When lawrence.com last wrote a story on MK12 five years ago, they were already becoming a big deal. The company had been founded in 2000 by four friends who met at the Kansas City Art Institute-Timmy Fisher, Ben Radatz, Matt Fraction, and Jed Carter. Initially operating out of an apartment in midtown KC and clueless to the ways of the commercial market, they'd risen, after a rough first few months, out of obscurity.
They'd landed high-exposure projects, like an animated skit introducing Best Rap Video at the MTV Video Music Awards, and clients like The Cartoon Network, Best Buy, and ESPN. They'd even been invited to speak at a design symposium at the Guggenheim Museum Bilbao.
In the five years since then, the company has continued to create a reputation for possessing the three attributes desired to reach the elusive youth species: Young, Hip, and, oh yes, Edgy. These three words couldn't help but come up when "Quantum of Solace" visual effects producer Leslie McMinn described them.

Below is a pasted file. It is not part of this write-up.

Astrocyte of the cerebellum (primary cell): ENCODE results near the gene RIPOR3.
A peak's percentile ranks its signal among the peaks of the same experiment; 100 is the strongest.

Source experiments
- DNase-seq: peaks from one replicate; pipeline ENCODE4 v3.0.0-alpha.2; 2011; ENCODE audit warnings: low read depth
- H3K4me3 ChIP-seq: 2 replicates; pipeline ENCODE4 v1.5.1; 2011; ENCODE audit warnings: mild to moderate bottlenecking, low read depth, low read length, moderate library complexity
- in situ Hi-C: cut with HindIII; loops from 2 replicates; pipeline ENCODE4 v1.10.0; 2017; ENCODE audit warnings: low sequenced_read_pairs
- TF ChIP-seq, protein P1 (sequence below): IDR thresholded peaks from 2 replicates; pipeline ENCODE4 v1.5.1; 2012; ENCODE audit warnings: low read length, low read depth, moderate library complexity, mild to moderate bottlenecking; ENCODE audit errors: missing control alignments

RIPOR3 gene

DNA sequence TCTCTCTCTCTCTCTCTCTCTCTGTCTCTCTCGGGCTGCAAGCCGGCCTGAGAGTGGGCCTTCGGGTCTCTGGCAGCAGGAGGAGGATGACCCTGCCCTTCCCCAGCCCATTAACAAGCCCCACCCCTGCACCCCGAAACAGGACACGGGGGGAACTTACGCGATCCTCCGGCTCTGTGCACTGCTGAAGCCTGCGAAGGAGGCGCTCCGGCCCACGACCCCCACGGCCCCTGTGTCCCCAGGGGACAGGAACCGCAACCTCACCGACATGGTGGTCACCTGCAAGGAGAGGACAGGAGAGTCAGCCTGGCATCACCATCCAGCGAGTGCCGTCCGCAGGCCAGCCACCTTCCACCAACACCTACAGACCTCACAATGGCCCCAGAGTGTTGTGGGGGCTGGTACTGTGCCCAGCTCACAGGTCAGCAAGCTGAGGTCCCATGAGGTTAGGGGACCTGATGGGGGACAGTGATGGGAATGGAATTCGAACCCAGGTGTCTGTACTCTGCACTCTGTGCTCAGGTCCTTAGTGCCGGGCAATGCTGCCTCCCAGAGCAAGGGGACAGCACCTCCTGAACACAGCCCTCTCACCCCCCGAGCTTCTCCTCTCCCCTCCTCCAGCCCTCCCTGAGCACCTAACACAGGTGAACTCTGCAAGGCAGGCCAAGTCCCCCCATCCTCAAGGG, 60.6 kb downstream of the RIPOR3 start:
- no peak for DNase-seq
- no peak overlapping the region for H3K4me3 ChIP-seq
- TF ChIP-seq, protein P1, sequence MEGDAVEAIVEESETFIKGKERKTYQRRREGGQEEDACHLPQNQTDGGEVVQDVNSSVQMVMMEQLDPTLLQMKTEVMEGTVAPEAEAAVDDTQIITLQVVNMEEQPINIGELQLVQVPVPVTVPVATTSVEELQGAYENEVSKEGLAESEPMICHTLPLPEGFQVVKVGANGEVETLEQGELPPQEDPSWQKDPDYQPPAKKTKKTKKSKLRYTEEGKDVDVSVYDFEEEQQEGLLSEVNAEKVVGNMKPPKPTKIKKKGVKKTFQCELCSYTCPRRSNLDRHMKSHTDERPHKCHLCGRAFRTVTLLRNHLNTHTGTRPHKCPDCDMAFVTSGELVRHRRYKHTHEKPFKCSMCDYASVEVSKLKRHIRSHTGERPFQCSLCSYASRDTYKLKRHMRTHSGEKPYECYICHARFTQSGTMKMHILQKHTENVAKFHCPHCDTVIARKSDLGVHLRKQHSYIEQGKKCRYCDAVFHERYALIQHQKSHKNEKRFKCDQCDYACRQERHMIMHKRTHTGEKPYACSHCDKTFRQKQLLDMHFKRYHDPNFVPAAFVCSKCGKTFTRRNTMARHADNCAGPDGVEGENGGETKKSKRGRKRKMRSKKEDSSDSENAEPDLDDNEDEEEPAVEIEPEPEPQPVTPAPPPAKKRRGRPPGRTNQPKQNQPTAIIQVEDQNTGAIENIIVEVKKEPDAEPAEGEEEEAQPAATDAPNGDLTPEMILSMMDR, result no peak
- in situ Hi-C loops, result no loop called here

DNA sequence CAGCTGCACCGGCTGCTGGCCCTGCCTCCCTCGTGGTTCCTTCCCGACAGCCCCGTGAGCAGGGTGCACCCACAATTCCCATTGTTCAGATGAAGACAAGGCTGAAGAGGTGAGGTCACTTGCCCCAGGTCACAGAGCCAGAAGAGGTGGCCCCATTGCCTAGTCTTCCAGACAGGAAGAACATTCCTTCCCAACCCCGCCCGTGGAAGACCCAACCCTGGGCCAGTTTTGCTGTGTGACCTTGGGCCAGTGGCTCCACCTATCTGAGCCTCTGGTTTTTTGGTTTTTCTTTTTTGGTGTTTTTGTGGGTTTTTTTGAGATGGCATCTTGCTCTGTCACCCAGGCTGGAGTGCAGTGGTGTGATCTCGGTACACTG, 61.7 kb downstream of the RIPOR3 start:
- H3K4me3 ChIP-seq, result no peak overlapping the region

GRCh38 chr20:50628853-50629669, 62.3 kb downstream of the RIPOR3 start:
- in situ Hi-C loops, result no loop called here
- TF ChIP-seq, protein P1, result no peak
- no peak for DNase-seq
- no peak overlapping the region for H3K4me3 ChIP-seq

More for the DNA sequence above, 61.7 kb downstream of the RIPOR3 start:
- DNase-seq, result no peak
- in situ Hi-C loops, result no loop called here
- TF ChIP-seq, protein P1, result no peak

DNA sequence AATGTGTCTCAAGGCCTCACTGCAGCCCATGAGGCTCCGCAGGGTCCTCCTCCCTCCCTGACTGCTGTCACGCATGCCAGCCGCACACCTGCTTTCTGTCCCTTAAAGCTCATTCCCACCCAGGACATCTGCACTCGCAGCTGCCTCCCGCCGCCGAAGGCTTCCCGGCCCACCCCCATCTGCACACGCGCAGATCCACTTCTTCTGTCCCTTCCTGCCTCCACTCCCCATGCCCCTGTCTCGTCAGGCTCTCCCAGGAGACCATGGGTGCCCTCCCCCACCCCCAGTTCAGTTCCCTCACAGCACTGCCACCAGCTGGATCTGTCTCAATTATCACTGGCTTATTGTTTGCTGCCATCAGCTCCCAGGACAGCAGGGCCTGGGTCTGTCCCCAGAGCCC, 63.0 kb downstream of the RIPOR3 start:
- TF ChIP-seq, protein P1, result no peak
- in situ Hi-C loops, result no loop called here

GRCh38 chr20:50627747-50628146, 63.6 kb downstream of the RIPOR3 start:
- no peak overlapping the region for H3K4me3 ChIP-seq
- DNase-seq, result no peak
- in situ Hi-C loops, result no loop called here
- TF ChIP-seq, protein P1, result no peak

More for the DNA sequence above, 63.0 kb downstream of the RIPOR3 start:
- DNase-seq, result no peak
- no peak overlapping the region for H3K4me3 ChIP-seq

"I know they get imitated a lot now," McMinn says. "They definitely have a style that's unique to themselves. I think everybody loves the fact that they're these small-town boys from Kansas City."
In addition to the movie work, these ol' boys from the great Midwest have been milking a steady stream of commercial clients, such as Coca-Cola, EA Sports, and Budweiser.
They've also expanded beyond the realm of video. Probably their most enduring project, in a physical sense, is a bridge they co-designed with el dorado, a Kansas City architecture firm, at 16th and Wyandotte streets.